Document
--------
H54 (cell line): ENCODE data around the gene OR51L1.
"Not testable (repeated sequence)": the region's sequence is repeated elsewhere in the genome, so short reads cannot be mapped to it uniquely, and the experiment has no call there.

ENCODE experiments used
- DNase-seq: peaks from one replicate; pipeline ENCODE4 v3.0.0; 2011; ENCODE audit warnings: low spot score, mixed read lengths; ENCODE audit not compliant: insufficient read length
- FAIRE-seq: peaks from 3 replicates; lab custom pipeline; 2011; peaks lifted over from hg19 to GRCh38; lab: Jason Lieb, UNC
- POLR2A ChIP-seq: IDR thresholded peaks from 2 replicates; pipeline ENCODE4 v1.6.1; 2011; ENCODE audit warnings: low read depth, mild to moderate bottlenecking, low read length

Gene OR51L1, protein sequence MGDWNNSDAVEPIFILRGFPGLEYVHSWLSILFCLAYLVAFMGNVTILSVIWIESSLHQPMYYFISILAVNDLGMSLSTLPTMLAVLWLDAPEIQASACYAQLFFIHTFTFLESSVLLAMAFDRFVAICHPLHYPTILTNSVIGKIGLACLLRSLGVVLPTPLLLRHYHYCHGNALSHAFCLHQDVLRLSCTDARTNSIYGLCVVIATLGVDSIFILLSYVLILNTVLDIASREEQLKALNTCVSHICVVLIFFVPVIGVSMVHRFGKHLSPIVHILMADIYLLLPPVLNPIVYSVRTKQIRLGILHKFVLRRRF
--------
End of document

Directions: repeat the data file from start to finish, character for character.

H54 (cell line): ENCODE data around the gene OR51L1.
"Not testable (repeated sequence)": the region's sequence is repeated elsewhere in the genome, so short reads cannot be mapped to it uniquely, and the experiment has no call there.

ENCODE experiments used
- DNase-seq: peaks from one replicate; pipeline ENCODE4 v3.0.0; 2011; ENCODE audit warnings: low spot score, mixed read lengths; ENCODE audit not compliant: insufficient read length
- FAIRE-seq: peaks from 3 replicates; lab custom pipeline; 2011; peaks lifted over from hg19 to GRCh38; lab: Jason Lieb, UNC
- POLR2A ChIP-seq: IDR thresholded peaks from 2 replicates; pipeline ENCODE4 v1.6.1; 2011; ENCODE audit warnings: low read depth, mild to moderate bottlenecking, low read length

Gene OR51L1, protein sequence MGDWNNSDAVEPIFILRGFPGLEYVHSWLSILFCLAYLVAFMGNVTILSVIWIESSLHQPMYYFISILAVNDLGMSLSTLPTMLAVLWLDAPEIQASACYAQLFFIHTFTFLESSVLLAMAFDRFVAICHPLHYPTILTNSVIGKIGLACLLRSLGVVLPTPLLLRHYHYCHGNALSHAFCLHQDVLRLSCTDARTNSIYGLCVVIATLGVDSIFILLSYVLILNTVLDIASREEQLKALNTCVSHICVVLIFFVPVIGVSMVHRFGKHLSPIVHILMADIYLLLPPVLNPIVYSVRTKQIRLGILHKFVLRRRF